Having just locked up an Upper East Side location for her first New York bridal boutique, Monique Lhuillier is already scouting another one in the neighborhood for her ready-to-wear.
This story first appeared in the July 7, 2011 issue of WWD. Subscribe Today.
Aside from simplifying shopping for brides-to-be, the designer’s two-store uptown plan is meant to remind shoppers that she makes wedding dresses, as well as cocktail dresses and evening gowns. Now in her 15th year in business, Lhuillier started out catering to brides and layered in eveningwear and rtw about eight years ago. During a phone interview, she said, “I have always wanted to open a store in New York. It was just a matter of having the right space being available.”
The 2,000-square-foot bridal store at 19 East 71st Street will open in October, and if all goes according to plan, a Madison Avenue shop will soon follow.
Lhuillier has developed a robust roster of celebrity clients. In late March, Reese Witherspoon wed in a blush-colored gown by the designer, and last month Rachel McAdams turned up at the “Sleeping Beauty” premiere in high-waisted raw silk pants and a nude-colored sequin top from Lhuillier. “More than anything, the red carpet helps build brand recognition,” Lhuillier said.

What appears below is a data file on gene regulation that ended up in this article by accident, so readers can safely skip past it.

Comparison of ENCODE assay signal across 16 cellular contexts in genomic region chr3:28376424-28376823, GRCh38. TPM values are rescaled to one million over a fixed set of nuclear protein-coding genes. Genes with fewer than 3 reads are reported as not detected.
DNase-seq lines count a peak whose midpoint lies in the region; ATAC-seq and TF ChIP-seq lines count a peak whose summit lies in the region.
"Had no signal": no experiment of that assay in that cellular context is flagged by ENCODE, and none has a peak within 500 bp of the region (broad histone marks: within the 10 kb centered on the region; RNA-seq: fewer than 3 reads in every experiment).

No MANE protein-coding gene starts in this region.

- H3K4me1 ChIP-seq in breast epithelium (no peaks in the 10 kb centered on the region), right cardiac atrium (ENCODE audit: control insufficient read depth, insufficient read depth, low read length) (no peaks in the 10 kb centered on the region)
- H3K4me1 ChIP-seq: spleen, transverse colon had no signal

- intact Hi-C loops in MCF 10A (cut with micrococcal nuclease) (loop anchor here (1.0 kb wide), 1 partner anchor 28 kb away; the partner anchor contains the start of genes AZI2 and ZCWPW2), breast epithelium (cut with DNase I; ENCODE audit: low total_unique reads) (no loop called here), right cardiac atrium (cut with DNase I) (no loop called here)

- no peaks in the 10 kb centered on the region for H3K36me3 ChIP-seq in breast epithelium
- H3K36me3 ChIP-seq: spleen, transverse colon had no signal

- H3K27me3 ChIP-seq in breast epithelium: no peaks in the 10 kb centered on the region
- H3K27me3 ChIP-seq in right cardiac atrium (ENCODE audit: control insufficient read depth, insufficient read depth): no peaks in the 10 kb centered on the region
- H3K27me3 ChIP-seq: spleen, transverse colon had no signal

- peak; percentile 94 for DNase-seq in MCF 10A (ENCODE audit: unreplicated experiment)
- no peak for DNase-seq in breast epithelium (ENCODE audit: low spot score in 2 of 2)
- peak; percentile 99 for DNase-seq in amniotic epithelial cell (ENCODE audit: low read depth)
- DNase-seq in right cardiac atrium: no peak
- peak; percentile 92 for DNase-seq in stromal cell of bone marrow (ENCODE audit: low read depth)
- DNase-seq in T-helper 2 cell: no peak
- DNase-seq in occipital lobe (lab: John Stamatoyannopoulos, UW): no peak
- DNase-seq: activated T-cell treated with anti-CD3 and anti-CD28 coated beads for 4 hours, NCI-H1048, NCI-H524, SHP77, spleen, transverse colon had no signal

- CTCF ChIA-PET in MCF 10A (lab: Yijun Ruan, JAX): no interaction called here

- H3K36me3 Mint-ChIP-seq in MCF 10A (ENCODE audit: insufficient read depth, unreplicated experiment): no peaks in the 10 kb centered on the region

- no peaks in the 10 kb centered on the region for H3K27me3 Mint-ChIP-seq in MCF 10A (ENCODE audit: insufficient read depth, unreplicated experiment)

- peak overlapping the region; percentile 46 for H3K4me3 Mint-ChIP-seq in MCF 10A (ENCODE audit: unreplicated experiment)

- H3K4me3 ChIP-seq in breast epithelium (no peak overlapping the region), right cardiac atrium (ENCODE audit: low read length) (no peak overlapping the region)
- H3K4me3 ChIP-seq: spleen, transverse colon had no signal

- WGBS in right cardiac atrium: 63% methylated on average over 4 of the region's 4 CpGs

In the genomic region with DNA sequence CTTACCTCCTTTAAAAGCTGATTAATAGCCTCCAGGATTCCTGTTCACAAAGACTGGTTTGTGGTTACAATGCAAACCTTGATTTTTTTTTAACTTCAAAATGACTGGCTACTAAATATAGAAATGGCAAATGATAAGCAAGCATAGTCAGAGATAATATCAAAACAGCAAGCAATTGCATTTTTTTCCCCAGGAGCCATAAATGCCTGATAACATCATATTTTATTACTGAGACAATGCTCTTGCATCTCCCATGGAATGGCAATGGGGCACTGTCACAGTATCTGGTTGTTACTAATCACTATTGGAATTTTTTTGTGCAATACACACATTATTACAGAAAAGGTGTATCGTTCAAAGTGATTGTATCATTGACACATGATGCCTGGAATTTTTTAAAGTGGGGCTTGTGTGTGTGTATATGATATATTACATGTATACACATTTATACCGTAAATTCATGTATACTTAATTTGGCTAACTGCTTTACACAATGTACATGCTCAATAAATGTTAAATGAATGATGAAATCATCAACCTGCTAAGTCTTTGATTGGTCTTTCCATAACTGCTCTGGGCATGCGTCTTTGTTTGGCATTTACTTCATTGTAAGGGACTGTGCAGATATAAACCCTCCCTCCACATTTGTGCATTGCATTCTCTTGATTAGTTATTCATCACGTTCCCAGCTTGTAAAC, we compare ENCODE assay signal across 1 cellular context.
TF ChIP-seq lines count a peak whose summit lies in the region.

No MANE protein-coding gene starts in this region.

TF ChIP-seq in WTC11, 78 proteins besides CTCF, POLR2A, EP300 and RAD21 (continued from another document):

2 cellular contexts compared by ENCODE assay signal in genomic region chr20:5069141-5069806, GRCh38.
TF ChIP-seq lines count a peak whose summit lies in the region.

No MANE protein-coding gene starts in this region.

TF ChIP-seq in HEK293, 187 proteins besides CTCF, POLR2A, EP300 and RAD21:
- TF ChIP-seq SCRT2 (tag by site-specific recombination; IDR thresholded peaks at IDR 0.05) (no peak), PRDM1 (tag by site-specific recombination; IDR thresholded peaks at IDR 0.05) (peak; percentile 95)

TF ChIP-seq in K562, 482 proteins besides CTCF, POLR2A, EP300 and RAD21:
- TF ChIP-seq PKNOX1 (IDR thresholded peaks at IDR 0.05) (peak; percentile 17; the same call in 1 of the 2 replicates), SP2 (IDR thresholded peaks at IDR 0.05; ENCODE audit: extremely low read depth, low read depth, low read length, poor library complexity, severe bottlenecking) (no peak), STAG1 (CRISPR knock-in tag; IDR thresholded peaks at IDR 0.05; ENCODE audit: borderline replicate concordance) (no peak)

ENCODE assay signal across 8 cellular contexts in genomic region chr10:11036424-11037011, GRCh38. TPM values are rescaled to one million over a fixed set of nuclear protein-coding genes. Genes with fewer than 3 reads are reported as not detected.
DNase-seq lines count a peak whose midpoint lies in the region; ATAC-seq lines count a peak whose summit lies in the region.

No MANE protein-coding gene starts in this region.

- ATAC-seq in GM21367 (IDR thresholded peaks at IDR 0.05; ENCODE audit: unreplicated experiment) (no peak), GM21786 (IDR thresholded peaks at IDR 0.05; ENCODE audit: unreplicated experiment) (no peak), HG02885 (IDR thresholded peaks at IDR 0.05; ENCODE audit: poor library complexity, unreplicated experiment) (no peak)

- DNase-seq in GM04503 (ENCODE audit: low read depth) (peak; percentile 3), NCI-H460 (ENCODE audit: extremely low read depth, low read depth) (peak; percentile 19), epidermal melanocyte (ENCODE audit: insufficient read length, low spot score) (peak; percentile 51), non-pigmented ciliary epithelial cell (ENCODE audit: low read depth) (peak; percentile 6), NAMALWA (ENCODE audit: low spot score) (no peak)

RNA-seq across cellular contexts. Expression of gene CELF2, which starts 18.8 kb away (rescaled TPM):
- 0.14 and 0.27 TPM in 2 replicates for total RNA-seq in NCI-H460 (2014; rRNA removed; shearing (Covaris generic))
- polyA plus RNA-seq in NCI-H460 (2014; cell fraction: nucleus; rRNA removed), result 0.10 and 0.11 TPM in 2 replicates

Opening freestanding stores for bridal and rtw should make shoppers more aware of the depth of the designer’s offerings. “Opening more stores in other cities and other countries is definitely a focus of ours right now. Our current stores are doing really well. The other stores that carry our line are more selective in what they carry,” she said. “We also have a lot of pieces for daytime dressing. We want to give women more options. With our own stores, we can do that.”
There is also a freestanding bridal and rtw store in Los Angeles, and another one in Edina, Minn. The latter caters to the loyal customer base developed through what were once Dayton Hudson stores, she said.
With a diffusion label, ML Monique Lhuillier, up-and-running and burgeoning home and gift collections, Lhuillier plans to build all three of those areas. She continues to focus on design while her husband, Tom Bugbee, handles the financial side of the business. And they intend to remain sole owners of the company. Asked if she has had many offers to sell the company, she said, “We are always being introduced to people but we’re happy with how things are. We want to keep things that way for as long as we can.”